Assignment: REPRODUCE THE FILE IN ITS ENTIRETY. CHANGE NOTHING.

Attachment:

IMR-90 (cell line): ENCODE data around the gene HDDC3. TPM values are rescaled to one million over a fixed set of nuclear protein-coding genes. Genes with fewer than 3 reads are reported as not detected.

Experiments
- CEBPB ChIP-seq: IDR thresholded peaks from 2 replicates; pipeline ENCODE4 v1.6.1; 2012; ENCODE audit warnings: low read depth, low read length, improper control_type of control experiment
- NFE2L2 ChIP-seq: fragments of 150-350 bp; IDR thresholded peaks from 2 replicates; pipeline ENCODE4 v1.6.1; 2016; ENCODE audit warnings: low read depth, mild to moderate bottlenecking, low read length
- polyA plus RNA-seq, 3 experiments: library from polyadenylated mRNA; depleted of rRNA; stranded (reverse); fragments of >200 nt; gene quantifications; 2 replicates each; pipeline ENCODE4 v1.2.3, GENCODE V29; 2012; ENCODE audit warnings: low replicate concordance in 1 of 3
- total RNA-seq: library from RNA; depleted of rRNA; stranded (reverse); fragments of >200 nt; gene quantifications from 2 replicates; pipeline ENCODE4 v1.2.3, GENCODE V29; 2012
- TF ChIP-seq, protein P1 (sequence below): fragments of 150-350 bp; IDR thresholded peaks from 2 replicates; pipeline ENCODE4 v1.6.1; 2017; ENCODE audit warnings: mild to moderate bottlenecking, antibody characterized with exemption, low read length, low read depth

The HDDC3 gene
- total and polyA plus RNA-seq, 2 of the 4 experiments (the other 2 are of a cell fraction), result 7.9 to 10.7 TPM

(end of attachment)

IMR-90 (cell line): ENCODE data around the gene HDDC3. TPM values are rescaled to one million over a fixed set of nuclear protein-coding genes. Genes with fewer than 3 reads are reported as not detected.

Experiments
- CEBPB ChIP-seq: IDR thresholded peaks from 2 replicates; pipeline ENCODE4 v1.6.1; 2012; ENCODE audit warnings: low read depth, low read length, improper control_type of control experiment
- NFE2L2 ChIP-seq: fragments of 150-350 bp; IDR thresholded peaks from 2 replicates; pipeline ENCODE4 v1.6.1; 2016; ENCODE audit warnings: low read depth, mild to moderate bottlenecking, low read length
- polyA plus RNA-seq, 3 experiments: library from polyadenylated mRNA; depleted of rRNA; stranded (reverse); fragments of >200 nt; gene quantifications; 2 replicates each; pipeline ENCODE4 v1.2.3, GENCODE V29; 2012; ENCODE audit warnings: low replicate concordance in 1 of 3
- total RNA-seq: library from RNA; depleted of rRNA; stranded (reverse); fragments of >200 nt; gene quantifications from 2 replicates; pipeline ENCODE4 v1.2.3, GENCODE V29; 2012
- TF ChIP-seq, protein P1 (sequence below): fragments of 150-350 bp; IDR thresholded peaks from 2 replicates; pipeline ENCODE4 v1.6.1; 2017; ENCODE audit warnings: mild to moderate bottlenecking, antibody characterized with exemption, low read length, low read depth

The HDDC3 gene
- total and polyA plus RNA-seq, 2 of the 4 experiments (the other 2 are of a cell fraction), result 7.9 to 10.7 TPM